For a market that relishes certainty, more volatility

The U.S. stock market will have ample micro and macro factors to digest and trade on in the week ahead, including a slew of earnings and Friday's nonfarm payrolls report. The one near-certainty is that January's overriding theme of volatility will continue.

The CBOE Volatility Index, a measure of investor uncertainty, jumped nearly 12 percent on Friday, leaving it up almost 26 percent for the week.

"This goes in with the theory that volatility may continue to trade at more historic levels," JJ Kinahan, chief strategist at TD Ameritrade, said Friday, which marked the sixth session in seven that had the Dow Jones industrial average closing up or down triple digits.

"The market certainly has been anticipating the Fed would raise rates, but if they don't is it because the economy is too weak? And do we see problems with earnings, with the stronger dollar? That's why we're having these 100-, 200-points days, both on the upside and the downside," said Paul Nolte, senior vice president, portfolio manager at Kingsview Asset Management in Chicago.

"Are valuations too high? Does the Fed come back in, and help things out? There are multiple-choice answers, and all of them are plausible. The easy answer is a lot more difficult to discern at this point," Nolte said

"We're stuck in a volatile market, and it'll probably take the better part of this quarter to figure out" the underlying questions fueling the ongoing uncertainty, Nolte added.

"What is shocking to me is how heavy the buildup is in put options on the VIX by people expecting volatility to come down, and I'm not sure why," said Randy Frederick, managing director of trading and derivatives at Schwab Center for Financial Research.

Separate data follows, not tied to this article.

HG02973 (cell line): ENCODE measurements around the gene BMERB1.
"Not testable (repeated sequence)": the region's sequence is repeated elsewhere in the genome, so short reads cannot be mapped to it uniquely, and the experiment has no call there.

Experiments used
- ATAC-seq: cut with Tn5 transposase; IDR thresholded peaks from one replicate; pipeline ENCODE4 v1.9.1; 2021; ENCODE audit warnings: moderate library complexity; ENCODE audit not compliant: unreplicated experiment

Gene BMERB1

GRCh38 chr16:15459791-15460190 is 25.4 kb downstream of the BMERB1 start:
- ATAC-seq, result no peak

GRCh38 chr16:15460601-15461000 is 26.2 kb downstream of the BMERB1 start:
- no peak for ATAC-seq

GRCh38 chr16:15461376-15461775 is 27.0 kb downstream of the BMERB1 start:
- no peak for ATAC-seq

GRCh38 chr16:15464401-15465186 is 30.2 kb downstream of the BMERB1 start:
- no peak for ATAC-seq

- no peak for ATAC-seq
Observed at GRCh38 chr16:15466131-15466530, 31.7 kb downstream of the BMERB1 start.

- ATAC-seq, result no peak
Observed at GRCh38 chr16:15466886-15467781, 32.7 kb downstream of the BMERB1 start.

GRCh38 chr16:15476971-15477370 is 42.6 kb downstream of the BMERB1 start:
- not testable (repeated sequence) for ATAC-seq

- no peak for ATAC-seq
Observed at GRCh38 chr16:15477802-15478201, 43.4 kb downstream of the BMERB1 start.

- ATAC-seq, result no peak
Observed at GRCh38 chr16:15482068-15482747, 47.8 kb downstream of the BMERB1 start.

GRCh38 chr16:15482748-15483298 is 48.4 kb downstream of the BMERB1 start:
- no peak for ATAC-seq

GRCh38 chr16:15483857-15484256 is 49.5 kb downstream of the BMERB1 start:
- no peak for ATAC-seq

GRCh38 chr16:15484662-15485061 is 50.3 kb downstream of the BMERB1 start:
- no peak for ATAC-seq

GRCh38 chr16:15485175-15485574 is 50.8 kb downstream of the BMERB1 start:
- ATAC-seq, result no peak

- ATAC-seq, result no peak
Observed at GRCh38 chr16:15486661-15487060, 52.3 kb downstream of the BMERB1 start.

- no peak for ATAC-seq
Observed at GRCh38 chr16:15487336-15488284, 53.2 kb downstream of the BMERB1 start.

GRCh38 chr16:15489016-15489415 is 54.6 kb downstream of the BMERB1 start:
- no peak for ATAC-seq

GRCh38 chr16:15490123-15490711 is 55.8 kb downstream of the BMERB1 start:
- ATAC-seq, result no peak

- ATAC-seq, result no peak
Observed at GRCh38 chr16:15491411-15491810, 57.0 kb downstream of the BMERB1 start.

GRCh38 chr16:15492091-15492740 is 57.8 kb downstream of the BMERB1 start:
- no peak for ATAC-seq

"We're darn near a three-year high on option interest call ratio, you have to go all the way back to June 2012 to see people accumulating as many puts relatives to calls," Frederick said.

On the other side of the equation is S&P 500 options used by institutions as hedging tools is relatively high, so one side is expecting volatility and the other is saying not so much, Frederick said.

"We have two big factions on opposites sides, that means volatility is likely to remain," Frederick said.

Day-to-day swings in absolute value moves in the S&P 500 come to 18.23 points, versus 10.97 in January of 2014, calculated Frederick. Day-to-day volatility is 66 percent higher so far this year versus January of last year, and 80 percent higher compared to all of 2014, Frederick figures.

Compared to the average of the last 14 years, day-to-day volatility is 87 percent higher, Frederick said.

The slew of earnings in the week ahead include Exxon Mobil on Monday, UPS and Walt Disney on Tuesday and Twitter on Thursday.